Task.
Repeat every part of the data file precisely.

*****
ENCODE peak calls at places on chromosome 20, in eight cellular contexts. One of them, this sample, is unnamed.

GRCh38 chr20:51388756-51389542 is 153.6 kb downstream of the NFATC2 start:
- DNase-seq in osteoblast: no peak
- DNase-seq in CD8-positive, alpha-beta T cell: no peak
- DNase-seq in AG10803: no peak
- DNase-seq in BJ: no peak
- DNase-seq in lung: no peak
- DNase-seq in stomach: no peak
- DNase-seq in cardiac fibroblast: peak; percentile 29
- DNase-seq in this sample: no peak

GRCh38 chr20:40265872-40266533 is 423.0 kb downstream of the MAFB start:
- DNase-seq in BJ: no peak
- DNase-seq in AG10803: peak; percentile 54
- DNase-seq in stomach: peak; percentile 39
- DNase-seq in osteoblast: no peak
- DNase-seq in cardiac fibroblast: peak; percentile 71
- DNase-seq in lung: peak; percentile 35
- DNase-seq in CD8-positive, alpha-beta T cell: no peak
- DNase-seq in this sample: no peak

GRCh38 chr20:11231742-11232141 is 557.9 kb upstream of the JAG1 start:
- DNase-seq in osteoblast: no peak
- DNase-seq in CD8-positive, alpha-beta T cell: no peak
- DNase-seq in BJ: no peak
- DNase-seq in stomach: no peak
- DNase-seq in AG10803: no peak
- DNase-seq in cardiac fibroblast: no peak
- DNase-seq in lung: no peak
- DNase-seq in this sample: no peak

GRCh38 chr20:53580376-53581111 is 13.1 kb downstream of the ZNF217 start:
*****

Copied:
ENCODE peak calls at places on chromosome 20, in eight cellular contexts. One of them, this sample, is unnamed.

GRCh38 chr20:51388756-51389542 is 153.6 kb downstream of the NFATC2 start:
- DNase-seq in osteoblast: no peak
- DNase-seq in CD8-positive, alpha-beta T cell: no peak
- DNase-seq in AG10803: no peak
- DNase-seq in BJ: no peak
- DNase-seq in lung: no peak
- DNase-seq in stomach: no peak
- DNase-seq in cardiac fibroblast: peak; percentile 29
- DNase-seq in this sample: no peak

GRCh38 chr20:40265872-40266533 is 423.0 kb downstream of the MAFB start:
- DNase-seq in BJ: no peak
- DNase-seq in AG10803: peak; percentile 54
- DNase-seq in stomach: peak; percentile 39
- DNase-seq in osteoblast: no peak
- DNase-seq in cardiac fibroblast: peak; percentile 71
- DNase-seq in lung: peak; percentile 35
- DNase-seq in CD8-positive, alpha-beta T cell: no peak
- DNase-seq in this sample: no peak

GRCh38 chr20:11231742-11232141 is 557.9 kb upstream of the JAG1 start:
- DNase-seq in osteoblast: no peak
- DNase-seq in CD8-positive, alpha-beta T cell: no peak
- DNase-seq in BJ: no peak
- DNase-seq in stomach: no peak
- DNase-seq in AG10803: no peak
- DNase-seq in cardiac fibroblast: no peak
- DNase-seq in lung: no peak
- DNase-seq in this sample: no peak

GRCh38 chr20:53580376-53581111 is 13.1 kb downstream of the ZNF217 start: